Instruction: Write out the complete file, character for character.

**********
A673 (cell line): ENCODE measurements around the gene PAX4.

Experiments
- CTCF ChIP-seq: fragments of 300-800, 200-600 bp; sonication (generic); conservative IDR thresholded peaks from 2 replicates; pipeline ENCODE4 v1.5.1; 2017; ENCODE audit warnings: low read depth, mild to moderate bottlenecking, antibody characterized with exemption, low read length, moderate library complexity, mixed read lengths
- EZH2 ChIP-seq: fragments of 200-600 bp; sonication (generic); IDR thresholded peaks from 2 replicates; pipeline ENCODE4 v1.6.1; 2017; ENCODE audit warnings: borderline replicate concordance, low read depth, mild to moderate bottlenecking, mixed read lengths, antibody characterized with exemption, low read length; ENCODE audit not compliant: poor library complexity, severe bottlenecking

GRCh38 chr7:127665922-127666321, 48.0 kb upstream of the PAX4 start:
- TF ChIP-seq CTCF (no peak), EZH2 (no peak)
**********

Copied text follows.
A673 (cell line): ENCODE measurements around the gene PAX4.

Experiments
- CTCF ChIP-seq: fragments of 300-800, 200-600 bp; sonication (generic); conservative IDR thresholded peaks from 2 replicates; pipeline ENCODE4 v1.5.1; 2017; ENCODE audit warnings: low read depth, mild to moderate bottlenecking, antibody characterized with exemption, low read length, moderate library complexity, mixed read lengths
- EZH2 ChIP-seq: fragments of 200-600 bp; sonication (generic); IDR thresholded peaks from 2 replicates; pipeline ENCODE4 v1.6.1; 2017; ENCODE audit warnings: borderline replicate concordance, low read depth, mild to moderate bottlenecking, mixed read lengths, antibody characterized with exemption, low read length; ENCODE audit not compliant: poor library complexity, severe bottlenecking

GRCh38 chr7:127665922-127666321, 48.0 kb upstream of the PAX4 start:
- TF ChIP-seq CTCF (no peak), EZH2 (no peak)